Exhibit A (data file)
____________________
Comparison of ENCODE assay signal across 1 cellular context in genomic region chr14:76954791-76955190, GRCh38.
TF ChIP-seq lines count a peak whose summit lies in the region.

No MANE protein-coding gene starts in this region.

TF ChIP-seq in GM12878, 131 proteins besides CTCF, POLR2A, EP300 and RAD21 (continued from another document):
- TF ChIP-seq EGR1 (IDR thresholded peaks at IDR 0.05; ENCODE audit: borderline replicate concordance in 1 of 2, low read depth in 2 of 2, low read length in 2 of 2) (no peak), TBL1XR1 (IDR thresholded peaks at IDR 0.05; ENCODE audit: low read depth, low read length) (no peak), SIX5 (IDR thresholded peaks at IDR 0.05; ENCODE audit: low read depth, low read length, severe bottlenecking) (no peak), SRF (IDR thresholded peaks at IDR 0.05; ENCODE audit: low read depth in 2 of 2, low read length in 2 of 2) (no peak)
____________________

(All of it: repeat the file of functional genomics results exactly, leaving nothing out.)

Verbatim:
Comparison of ENCODE assay signal across 1 cellular context in genomic region chr14:76954791-76955190, GRCh38.
TF ChIP-seq lines count a peak whose summit lies in the region.

No MANE protein-coding gene starts in this region.

TF ChIP-seq in GM12878, 131 proteins besides CTCF, POLR2A, EP300 and RAD21 (continued from another document):
- TF ChIP-seq EGR1 (IDR thresholded peaks at IDR 0.05; ENCODE audit: borderline replicate concordance in 1 of 2, low read depth in 2 of 2, low read length in 2 of 2) (no peak), TBL1XR1 (IDR thresholded peaks at IDR 0.05; ENCODE audit: low read depth, low read length) (no peak), SIX5 (IDR thresholded peaks at IDR 0.05; ENCODE audit: low read depth, low read length, severe bottlenecking) (no peak), SRF (IDR thresholded peaks at IDR 0.05; ENCODE audit: low read depth in 2 of 2, low read length in 2 of 2) (no peak)